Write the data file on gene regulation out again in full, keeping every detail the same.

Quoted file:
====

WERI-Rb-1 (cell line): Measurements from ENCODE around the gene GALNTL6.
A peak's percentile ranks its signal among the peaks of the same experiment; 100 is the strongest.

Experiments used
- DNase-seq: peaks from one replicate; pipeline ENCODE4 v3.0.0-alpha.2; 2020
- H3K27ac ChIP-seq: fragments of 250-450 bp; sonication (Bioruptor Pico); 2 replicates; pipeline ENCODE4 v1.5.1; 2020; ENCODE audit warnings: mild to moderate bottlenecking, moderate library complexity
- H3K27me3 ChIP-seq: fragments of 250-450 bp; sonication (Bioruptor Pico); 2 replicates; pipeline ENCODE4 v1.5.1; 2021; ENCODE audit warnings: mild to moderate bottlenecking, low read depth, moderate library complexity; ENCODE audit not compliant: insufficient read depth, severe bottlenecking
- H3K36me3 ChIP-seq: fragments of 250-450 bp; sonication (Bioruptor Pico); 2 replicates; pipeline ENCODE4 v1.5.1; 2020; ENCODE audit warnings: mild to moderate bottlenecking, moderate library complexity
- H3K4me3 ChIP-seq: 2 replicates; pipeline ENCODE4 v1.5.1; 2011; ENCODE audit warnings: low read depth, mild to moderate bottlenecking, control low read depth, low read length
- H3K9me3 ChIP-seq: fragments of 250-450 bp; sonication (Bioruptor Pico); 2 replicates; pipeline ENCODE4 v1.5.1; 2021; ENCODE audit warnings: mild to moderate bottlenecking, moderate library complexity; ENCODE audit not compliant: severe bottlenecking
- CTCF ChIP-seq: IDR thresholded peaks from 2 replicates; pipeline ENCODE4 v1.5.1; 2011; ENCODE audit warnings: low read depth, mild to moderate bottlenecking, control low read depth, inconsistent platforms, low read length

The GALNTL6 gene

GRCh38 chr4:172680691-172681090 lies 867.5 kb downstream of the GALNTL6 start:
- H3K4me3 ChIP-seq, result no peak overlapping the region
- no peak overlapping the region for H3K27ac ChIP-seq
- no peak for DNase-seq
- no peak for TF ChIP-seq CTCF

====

WERI-Rb-1 (cell line): Measurements from ENCODE around the gene GALNTL6.
A peak's percentile ranks its signal among the peaks of the same experiment; 100 is the strongest.

Experiments used
- DNase-seq: peaks from one replicate; pipeline ENCODE4 v3.0.0-alpha.2; 2020
- H3K27ac ChIP-seq: fragments of 250-450 bp; sonication (Bioruptor Pico); 2 replicates; pipeline ENCODE4 v1.5.1; 2020; ENCODE audit warnings: mild to moderate bottlenecking, moderate library complexity
- H3K27me3 ChIP-seq: fragments of 250-450 bp; sonication (Bioruptor Pico); 2 replicates; pipeline ENCODE4 v1.5.1; 2021; ENCODE audit warnings: mild to moderate bottlenecking, low read depth, moderate library complexity; ENCODE audit not compliant: insufficient read depth, severe bottlenecking
- H3K36me3 ChIP-seq: fragments of 250-450 bp; sonication (Bioruptor Pico); 2 replicates; pipeline ENCODE4 v1.5.1; 2020; ENCODE audit warnings: mild to moderate bottlenecking, moderate library complexity
- H3K4me3 ChIP-seq: 2 replicates; pipeline ENCODE4 v1.5.1; 2011; ENCODE audit warnings: low read depth, mild to moderate bottlenecking, control low read depth, low read length
- H3K9me3 ChIP-seq: fragments of 250-450 bp; sonication (Bioruptor Pico); 2 replicates; pipeline ENCODE4 v1.5.1; 2021; ENCODE audit warnings: mild to moderate bottlenecking, moderate library complexity; ENCODE audit not compliant: severe bottlenecking
- CTCF ChIP-seq: IDR thresholded peaks from 2 replicates; pipeline ENCODE4 v1.5.1; 2011; ENCODE audit warnings: low read depth, mild to moderate bottlenecking, control low read depth, inconsistent platforms, low read length

The GALNTL6 gene

GRCh38 chr4:172680691-172681090 lies 867.5 kb downstream of the GALNTL6 start:
- H3K4me3 ChIP-seq, result no peak overlapping the region
- no peak overlapping the region for H3K27ac ChIP-seq
- no peak for DNase-seq
- no peak for TF ChIP-seq CTCF